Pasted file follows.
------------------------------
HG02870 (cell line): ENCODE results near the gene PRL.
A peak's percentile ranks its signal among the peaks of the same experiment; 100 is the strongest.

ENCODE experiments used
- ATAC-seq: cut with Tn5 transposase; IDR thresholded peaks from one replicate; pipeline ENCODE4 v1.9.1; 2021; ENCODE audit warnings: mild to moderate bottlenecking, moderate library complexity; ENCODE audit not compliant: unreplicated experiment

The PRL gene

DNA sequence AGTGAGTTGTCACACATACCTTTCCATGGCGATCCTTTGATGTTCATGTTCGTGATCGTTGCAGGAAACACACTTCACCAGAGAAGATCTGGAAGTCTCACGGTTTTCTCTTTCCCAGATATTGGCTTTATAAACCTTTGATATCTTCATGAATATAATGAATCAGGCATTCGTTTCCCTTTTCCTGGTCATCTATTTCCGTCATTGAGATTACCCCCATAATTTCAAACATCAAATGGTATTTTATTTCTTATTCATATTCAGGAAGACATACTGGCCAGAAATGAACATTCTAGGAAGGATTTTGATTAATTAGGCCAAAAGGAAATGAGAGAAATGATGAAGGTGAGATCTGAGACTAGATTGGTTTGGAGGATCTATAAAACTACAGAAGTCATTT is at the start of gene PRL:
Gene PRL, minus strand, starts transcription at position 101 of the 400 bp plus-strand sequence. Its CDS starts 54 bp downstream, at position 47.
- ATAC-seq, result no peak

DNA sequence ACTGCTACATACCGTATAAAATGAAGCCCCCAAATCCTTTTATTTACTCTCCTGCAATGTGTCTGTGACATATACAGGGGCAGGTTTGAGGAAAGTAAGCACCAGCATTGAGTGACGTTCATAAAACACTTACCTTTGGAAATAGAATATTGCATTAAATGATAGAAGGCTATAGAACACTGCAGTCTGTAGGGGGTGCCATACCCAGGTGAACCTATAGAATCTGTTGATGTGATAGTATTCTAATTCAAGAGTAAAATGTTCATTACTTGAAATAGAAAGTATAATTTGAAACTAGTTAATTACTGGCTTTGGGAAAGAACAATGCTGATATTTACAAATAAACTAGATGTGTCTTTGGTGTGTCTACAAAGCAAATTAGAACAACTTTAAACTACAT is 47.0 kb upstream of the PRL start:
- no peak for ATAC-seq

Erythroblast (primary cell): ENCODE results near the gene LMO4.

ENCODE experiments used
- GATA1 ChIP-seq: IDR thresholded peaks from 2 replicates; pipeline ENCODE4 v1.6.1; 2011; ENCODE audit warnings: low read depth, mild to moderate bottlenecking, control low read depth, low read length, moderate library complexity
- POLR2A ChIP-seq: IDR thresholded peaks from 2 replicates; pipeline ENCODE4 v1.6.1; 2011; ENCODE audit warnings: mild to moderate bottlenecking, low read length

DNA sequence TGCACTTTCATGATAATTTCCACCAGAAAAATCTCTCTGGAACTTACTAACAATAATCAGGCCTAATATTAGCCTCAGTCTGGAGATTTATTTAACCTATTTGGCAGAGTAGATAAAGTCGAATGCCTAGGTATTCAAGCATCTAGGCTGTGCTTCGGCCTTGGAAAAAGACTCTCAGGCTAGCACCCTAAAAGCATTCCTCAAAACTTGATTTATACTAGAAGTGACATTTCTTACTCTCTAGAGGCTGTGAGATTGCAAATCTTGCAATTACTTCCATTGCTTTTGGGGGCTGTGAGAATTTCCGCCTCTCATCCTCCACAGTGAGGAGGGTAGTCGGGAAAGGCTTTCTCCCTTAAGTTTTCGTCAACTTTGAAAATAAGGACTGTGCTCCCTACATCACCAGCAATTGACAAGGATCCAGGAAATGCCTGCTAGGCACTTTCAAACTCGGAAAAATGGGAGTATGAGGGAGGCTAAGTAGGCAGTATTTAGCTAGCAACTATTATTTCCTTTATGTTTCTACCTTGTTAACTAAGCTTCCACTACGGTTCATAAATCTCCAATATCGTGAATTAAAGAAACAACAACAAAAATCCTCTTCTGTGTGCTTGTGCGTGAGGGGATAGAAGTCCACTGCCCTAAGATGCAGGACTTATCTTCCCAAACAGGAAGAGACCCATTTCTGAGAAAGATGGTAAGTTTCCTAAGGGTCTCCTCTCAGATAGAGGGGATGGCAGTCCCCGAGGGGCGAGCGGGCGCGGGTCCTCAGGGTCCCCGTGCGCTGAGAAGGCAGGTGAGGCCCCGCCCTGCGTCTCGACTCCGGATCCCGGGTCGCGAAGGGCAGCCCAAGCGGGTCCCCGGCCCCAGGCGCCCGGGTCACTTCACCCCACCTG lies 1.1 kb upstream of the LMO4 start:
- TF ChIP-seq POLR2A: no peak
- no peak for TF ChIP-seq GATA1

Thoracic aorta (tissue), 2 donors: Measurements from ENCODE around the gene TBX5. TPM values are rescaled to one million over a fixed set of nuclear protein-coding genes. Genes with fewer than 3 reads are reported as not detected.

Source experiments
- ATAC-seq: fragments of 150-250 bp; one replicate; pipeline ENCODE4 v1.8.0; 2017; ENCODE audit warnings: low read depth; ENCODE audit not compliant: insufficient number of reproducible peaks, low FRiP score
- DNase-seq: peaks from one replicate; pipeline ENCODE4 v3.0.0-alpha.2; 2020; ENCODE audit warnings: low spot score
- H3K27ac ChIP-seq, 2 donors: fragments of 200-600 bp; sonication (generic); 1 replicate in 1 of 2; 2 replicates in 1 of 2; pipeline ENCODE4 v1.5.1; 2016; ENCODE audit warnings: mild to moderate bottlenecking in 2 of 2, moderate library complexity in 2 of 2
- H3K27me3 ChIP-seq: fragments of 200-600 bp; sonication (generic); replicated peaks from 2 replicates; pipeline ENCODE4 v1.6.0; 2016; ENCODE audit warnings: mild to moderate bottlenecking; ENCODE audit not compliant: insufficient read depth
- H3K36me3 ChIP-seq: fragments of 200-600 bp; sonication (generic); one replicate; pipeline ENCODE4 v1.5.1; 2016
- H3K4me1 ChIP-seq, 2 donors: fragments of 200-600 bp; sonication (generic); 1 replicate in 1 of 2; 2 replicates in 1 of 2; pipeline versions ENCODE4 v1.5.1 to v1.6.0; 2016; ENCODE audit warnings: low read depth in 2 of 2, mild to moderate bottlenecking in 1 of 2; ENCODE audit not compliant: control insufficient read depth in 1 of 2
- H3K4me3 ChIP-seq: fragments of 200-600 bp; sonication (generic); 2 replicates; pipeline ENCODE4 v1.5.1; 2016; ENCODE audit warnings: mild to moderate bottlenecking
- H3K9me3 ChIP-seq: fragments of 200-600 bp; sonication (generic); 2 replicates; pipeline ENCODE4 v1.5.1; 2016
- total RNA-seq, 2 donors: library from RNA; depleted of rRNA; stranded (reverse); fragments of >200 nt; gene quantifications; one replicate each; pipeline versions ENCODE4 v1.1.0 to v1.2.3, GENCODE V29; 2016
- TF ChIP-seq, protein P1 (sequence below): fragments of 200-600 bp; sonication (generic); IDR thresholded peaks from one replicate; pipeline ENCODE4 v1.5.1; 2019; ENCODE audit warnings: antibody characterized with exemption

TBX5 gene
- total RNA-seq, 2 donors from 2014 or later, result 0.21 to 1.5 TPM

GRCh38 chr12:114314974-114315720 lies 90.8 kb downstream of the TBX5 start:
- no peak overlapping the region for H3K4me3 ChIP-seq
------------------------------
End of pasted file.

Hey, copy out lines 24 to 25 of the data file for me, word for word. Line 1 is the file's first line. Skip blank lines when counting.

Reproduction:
- H3K36me3 ChIP-seq: fragments of 200-600 bp; sonication (generic); one replicate; pipeline ENCODE4 v1.5.1; 2016
- H3K4me1 ChIP-seq, 2 donors: fragments of 200-600 bp; sonication (generic); 1 replicate in 1 of 2; 2 replicates in 1 of 2; pipeline versions ENCODE4 v1.5.1 to v1.6.0; 2016; ENCODE audit warnings: low read depth in 2 of 2, mild to moderate bottlenecking in 1 of 2; ENCODE audit not compliant: control insufficient read depth in 1 of 2